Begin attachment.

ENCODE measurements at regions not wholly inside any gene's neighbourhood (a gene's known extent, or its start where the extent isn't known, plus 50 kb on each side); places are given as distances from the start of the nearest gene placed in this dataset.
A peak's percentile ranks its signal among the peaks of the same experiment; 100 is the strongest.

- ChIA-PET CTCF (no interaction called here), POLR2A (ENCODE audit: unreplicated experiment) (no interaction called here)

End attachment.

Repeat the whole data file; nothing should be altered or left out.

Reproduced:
ENCODE measurements at regions not wholly inside any gene's neighbourhood (a gene's known extent, or its start where the extent isn't known, plus 50 kb on each side); places are given as distances from the start of the nearest gene placed in this dataset.
A peak's percentile ranks its signal among the peaks of the same experiment; 100 is the strongest.

- ChIA-PET CTCF (no interaction called here), POLR2A (ENCODE audit: unreplicated experiment) (no interaction called here)